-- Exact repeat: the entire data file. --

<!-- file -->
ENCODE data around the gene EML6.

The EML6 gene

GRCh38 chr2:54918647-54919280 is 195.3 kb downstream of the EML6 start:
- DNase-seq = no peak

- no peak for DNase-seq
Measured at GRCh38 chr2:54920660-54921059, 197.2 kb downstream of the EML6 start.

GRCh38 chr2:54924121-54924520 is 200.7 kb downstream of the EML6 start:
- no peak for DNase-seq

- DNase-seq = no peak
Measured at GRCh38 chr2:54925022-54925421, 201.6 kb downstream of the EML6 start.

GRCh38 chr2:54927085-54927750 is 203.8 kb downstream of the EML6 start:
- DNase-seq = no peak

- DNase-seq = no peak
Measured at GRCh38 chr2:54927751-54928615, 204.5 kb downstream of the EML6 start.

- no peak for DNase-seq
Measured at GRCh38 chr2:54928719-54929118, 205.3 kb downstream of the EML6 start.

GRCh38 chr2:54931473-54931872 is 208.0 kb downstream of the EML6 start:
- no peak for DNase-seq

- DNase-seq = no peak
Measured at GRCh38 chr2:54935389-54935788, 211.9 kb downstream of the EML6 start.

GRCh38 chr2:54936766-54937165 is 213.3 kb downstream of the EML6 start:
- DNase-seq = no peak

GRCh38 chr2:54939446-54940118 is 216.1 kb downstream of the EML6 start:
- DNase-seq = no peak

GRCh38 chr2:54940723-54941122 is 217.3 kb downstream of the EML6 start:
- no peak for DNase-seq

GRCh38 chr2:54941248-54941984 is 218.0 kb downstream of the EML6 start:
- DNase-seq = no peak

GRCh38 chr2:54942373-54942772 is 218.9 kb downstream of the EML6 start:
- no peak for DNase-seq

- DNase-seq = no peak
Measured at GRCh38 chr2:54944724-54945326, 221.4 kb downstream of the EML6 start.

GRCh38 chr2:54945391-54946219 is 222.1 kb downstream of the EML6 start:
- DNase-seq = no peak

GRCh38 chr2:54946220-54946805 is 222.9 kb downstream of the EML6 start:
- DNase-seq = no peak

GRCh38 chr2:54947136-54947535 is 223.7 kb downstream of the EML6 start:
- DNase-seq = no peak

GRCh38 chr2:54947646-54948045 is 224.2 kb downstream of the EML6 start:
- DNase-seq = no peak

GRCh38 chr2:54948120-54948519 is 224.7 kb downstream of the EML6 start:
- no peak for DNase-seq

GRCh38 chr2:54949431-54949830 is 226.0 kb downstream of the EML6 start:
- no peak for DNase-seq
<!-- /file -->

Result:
ENCODE data around the gene EML6.

The EML6 gene

GRCh38 chr2:54918647-54919280 is 195.3 kb downstream of the EML6 start:
- DNase-seq = no peak

- no peak for DNase-seq
Measured at GRCh38 chr2:54920660-54921059, 197.2 kb downstream of the EML6 start.

GRCh38 chr2:54924121-54924520 is 200.7 kb downstream of the EML6 start:
- no peak for DNase-seq

- DNase-seq = no peak
Measured at GRCh38 chr2:54925022-54925421, 201.6 kb downstream of the EML6 start.

GRCh38 chr2:54927085-54927750 is 203.8 kb downstream of the EML6 start:
- DNase-seq = no peak

- DNase-seq = no peak
Measured at GRCh38 chr2:54927751-54928615, 204.5 kb downstream of the EML6 start.

- no peak for DNase-seq
Measured at GRCh38 chr2:54928719-54929118, 205.3 kb downstream of the EML6 start.

GRCh38 chr2:54931473-54931872 is 208.0 kb downstream of the EML6 start:
- no peak for DNase-seq

- DNase-seq = no peak
Measured at GRCh38 chr2:54935389-54935788, 211.9 kb downstream of the EML6 start.

GRCh38 chr2:54936766-54937165 is 213.3 kb downstream of the EML6 start:
- DNase-seq = no peak

GRCh38 chr2:54939446-54940118 is 216.1 kb downstream of the EML6 start:
- DNase-seq = no peak

GRCh38 chr2:54940723-54941122 is 217.3 kb downstream of the EML6 start:
- no peak for DNase-seq

GRCh38 chr2:54941248-54941984 is 218.0 kb downstream of the EML6 start:
- DNase-seq = no peak

GRCh38 chr2:54942373-54942772 is 218.9 kb downstream of the EML6 start:
- no peak for DNase-seq

- DNase-seq = no peak
Measured at GRCh38 chr2:54944724-54945326, 221.4 kb downstream of the EML6 start.

GRCh38 chr2:54945391-54946219 is 222.1 kb downstream of the EML6 start:
- DNase-seq = no peak

GRCh38 chr2:54946220-54946805 is 222.9 kb downstream of the EML6 start:
- DNase-seq = no peak

GRCh38 chr2:54947136-54947535 is 223.7 kb downstream of the EML6 start:
- DNase-seq = no peak

GRCh38 chr2:54947646-54948045 is 224.2 kb downstream of the EML6 start:
- DNase-seq = no peak

GRCh38 chr2:54948120-54948519 is 224.7 kb downstream of the EML6 start:
- no peak for DNase-seq

GRCh38 chr2:54949431-54949830 is 226.0 kb downstream of the EML6 start:
- no peak for DNase-seq